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First-Time Homebuyer Tips

June 7, 2017

Thinking of buying your first home? Keep reading for helpful information.

Preliminary Tasks

Before any potential buyer begins to seriously consider buying a property, they must make sure that they are financially capable of purchasing a piece of real estate. First and foremost, the buyer should get all of their personal documents in order. Documents such as pay stubs and tax returns will be needed throughout the process, especially with a mortgage. Second, the buyer should calculate potential monthly housing costs and determine how that fits into their overall budget. The formula should include mortgage payments, insurance costs, and taxes. This will give the buyer a better idea of what type of property they can afford.  It is also important to note when calculating costs that there will be additional closing costs that buyers incur in every transaction. Third, the buyer should contact a realtor or someone who knows the local housing market to ensure that they get a good deal by considering the market and comparable properties. Fourth, do your homework on your mortgage, check various lenders to get the best rates. The buyer may qualify for a first-time homebuyer mortgage program through New York State’s SONYMA agency. These mortgage plans offer competitive interest rates, low down payments, no prepayment penalties, and down payment assistance. Preapproval can be a bargaining strength, but ensure that the lock-in date exceeds the closing date by at least a week to prevent the rate from expiring if there is a closing issue.

When You Have Found the Right Property

After the buyer has found the right property, approached the seller, and came to a tentative agreement, it is time to get a real estate attorney involved. The attorney will review the contract, ensure that title documents are in order, and work with the buyer’s lender to provide documents that the lender requires. The buyer must understand the terms and conditions of the contract and all the special circumstances or side agreements that are covered in the contract. Although the attorney will review the contract, it is unlikely that the attorney will ever be on-premises, so it would be impossible for them to make provisions. An open line of communication between buyer and their attorney can significantly reduce the possibility that an issue will be overlooked. Buyer has the right to a final inspection of the premises just prior to closing, so any remaining issues can be identified at that time. The final inspection is especially important because once the buyer closes on the property; the seller is generally not liable for any defective conditions that surface after closing (more on that later).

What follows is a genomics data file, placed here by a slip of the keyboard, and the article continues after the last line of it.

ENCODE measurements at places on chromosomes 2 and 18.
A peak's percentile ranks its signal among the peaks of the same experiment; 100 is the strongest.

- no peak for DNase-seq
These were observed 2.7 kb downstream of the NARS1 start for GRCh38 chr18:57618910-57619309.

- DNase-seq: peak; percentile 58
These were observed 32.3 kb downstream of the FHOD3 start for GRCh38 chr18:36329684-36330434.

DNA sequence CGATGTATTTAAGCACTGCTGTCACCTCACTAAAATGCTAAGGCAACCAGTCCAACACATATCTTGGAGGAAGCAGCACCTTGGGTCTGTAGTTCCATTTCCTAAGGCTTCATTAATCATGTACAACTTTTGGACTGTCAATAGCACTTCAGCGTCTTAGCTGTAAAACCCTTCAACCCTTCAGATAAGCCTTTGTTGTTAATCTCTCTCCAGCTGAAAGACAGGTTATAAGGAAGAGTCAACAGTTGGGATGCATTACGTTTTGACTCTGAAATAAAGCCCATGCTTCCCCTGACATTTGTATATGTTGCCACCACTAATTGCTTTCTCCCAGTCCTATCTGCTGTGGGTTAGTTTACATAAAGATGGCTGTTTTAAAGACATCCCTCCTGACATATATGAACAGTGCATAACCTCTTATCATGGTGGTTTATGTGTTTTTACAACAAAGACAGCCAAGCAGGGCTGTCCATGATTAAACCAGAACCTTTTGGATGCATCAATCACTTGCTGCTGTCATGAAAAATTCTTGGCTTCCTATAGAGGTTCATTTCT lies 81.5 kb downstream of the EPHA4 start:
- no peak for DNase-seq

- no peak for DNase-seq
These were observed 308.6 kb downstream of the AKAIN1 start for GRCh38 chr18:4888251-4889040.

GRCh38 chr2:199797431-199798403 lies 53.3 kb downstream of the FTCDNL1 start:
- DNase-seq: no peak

While buyers may be ready to move in, deals can be delayed or even canceled sometimes due to an issue that comes up at closing. It is important to be aware of the plethora of issues that can disrupt closing. For example, all checks utilized at closing must be from readily available funds, meaning certified funds or bank drafts, NOT personal checks. It is often the case that due to the flexible nature of real estate transactions, a buyer will not know the exact amount they must bring to closing until a few days before. A buyer must also have an original insurance binder and paid receipt that meets mortgage commitment requirements or the lender may cancel the closing. Transfer of utilities and keys is usually done through the realtor although parties sometimes do it themselves.


It is always a good idea for the buyer to purchase title insurance so that they have coverage protecting their ownership interest in the property. The title insurance you pay through the lender only protects the lender’s interest in the property. Although the attorneys examine title, title insurance protects the buyer from pitfalls that cannot be discovered by an attorney. The cost is usually about .075% of the loan amount. If an issue with the newly-purchased property arises post-closing and there is evidence that the seller hid or misrepresented the issue, it is essential that you contact an attorney immediately so you can discuss a potential timely claim against the seller.

For more information, listen to our podcast episode about first-time homebuyer tips, too!

If you have any questions about the above material or wish to speak to an attorney, please contact HoganWillig at 716-636-7600. HoganWillig is located at 2410 North Forest Road in Amherst, New York 14068, with additional offices in Buffalo, Lancaster, Lockport, and Ellicottville.